Other than that, I stuck to it. 10pm on the dot. Most nights I’d be right in the middle of working on the computer, frantically racing to get something just a little bit further before 9:59 flashed 10:00. It was a hard challenge because most nights, maybe every night, I just didn’t want to stop at 10. To sit and create something has been my hobby, profession, and passion for my entire life. A computer is my typewriter, drafting table, brush and paint, hammer and chisel, sound stage and camera, and on, and on, and on. It’s hard for me to step away from it. Always has been. When things start to connect creatively, I can forget to eat, rob myself of sleep, and neglect my relationships. Passion and addiction could probably be siblings.
I ended up spending my newly freed time reading, enjoying my wife’s company, putting thoughts to a page, and catching up on sleep. Stepping away from the screen wasn’t always what I wanted to do, but I think it’s what I needed to do. At the time I’m writing this, I finished the challenge almost two weeks ago, and I’m still generally keeping up with it. Not as strictly as I was, but that’s alright. As hard as I try to make everything be either black or white, I know nothing ever truly is.
Ten years ago, I wrote the code and made the very first doodles for Six Foot Giraffe. It was done over two weeks on my college winter break, sitting in my old bedroom of my parents South Florida home.
Just like anyone else, I connect particular songs and albums to particular moments or periods of my time, and that specific period ten years ago connects to Continuum by John Mayer. The album was on loop as I worked through the day and night.
I’m the type that plays a song or album on repeat until I can hardly stand it anymore. The years have tested and proved Continuum to be one of my favorite albums. It was a funny feeling seeing him live a few weeks ago. I guess ten years ago, working in that bedroom and playing those songs on repeat, I wouldn’t have thought I’d hear them live, in California, next to my Fiancé, and later writing about it on Six Foot Giraffe.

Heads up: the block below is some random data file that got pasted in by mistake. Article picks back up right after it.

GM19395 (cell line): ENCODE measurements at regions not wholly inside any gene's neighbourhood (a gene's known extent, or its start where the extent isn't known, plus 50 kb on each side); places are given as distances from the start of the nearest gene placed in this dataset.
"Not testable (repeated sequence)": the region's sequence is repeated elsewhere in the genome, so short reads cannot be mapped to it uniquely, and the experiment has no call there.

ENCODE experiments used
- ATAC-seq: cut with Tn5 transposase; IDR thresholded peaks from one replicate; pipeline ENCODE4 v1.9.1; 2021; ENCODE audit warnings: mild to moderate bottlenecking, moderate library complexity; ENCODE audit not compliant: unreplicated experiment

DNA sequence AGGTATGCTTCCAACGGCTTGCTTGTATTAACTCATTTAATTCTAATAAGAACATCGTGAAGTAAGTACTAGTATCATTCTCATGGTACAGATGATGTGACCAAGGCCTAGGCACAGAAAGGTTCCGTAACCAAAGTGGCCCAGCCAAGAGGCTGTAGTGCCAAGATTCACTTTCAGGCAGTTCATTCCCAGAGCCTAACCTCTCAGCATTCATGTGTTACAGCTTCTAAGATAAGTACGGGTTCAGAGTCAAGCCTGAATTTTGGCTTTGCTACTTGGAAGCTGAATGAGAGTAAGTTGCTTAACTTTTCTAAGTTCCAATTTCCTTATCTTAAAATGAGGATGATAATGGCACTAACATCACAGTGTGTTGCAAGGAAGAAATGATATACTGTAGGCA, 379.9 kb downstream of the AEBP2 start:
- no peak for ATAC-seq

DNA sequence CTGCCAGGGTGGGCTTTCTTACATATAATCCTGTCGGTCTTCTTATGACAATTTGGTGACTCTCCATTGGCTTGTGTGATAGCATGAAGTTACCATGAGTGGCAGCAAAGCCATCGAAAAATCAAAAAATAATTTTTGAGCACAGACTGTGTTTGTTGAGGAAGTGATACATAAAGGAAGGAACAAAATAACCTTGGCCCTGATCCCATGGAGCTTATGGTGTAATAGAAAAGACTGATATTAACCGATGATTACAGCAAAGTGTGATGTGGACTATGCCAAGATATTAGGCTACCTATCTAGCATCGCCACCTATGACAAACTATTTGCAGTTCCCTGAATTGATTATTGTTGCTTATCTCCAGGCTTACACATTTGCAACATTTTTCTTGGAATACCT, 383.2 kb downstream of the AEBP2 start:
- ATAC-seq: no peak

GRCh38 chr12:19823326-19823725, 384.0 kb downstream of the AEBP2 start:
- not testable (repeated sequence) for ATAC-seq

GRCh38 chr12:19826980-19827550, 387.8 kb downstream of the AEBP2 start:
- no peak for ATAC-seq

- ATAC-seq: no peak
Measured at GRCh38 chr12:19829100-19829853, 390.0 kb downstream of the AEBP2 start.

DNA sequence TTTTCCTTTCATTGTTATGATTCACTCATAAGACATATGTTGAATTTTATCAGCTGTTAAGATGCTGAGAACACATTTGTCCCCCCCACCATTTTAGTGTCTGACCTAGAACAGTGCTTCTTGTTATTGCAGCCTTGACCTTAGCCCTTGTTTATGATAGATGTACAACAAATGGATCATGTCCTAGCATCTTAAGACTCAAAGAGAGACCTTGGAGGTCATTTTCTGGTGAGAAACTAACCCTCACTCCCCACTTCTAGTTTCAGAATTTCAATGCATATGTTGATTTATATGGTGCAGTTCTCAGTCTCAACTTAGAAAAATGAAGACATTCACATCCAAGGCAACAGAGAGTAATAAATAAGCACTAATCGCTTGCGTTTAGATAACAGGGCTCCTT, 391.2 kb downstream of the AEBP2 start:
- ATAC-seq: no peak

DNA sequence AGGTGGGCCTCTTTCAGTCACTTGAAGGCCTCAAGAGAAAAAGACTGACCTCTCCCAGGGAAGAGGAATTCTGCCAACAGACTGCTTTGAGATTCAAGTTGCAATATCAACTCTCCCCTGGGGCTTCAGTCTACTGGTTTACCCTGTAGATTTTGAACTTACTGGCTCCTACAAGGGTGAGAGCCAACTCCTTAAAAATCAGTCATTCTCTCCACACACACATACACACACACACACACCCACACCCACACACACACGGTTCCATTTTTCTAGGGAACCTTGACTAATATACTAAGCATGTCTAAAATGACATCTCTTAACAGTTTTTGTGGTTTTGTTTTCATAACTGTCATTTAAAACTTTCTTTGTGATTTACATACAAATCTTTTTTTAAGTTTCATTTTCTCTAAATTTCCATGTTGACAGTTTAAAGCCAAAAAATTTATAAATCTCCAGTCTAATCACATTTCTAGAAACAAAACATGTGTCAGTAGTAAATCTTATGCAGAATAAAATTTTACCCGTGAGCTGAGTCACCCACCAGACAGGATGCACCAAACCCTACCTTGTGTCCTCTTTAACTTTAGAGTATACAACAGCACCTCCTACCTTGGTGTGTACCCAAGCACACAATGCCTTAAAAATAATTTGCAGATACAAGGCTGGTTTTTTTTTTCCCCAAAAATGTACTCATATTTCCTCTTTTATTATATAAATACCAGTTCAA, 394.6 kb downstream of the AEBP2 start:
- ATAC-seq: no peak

Slow Dancing In A Burning Room by John Mayer.
10 years ago on this day I made my first post on Six Foot Giraffe. A doodle of a giraffe standing on a rocket blasting off through the stars. A bit of low-hanging fruit symbolizing the launch of my student portfolio site. I was twenty years old, and had no idea or expectation that my little website and modest doodles would end up largely shaping the course of my life and identity.
The past 10 years of Six Foot Giraffe have largely been a chronicle of my twenties. My achievements, failures, adventures, loves, and losses. It’s all here. Some written out in plain english, and others requiring a bit of reading between the lines. Memories the years might have stolen from me had I never stopped to reflect and share.
It’s also been my main outlet to fulfill my thirst to create. A place to make good art, bad art, and everything in-between. Somewhere to satisfy curiosities. It’s been fun and luminating for me to see how I’ve grown and changed artistically over the years.
What I’ve been doing here over the past 10 years has brought me joy, clarity and on occasion even resonates with others enough to inspire. Looking ahead, I have no doubt that this space will continue to grow and evolve. In to what, I can’t say. I do know that I’m just as in love with making art as I’ve ever been. I know that I’ll never stop.
To those who have supported and encouraged me all along the way, thank you. So much.
Brace yourself, this whole rant is going to sound a bit dramatic.
I don’t care what anybody says, going bald sucks. Especially in your early twenties. When I had the realization that I was losing my hair at the fresh age of 24, it was the first time I realized that I wasn’t gonna live forever…
Like I said, this is going to sound a bit dramatic.
Of course no one lives forever, but when you’re that young, you really do feel invincible. At least I know I did. But now I had this constant reminder of my mortality. A reminder that time was passing and that I was getting old. Not to mention the feeling of a waning identity. Thinning, receding, balding. It doesn’t get better, it just get’s worse. It’s chronic.
I fought like hell. Slathered lotions and potions on my head, adjusted my diet, and did enough reading on the topic to probably deserve a certificate of some sort. But by 30, the same haircut I had for the past 6 years had slowly but surely just become a combover. Yikes.
So on my 30th birthday I walked into the barbershop and asked for a buzzcut. Decided if I have to keep going through it, I didn’t want to do it kicking and screaming, trying to hold on to something I already lost. I want to go through it with grace.
Was it for the better? Was it for the worse? Am I being dramatic? Absolutely to all of the above. All I can honestly say is, I don’t feel like I’m hiding something anymore, and that feels really, really good.
At the end of the day it’s only hair, and there are infinitely worse things out there. I’ve got a lot of wins in my life that I hardly deserve, so I’ll take a few losses. Or even a full head of them.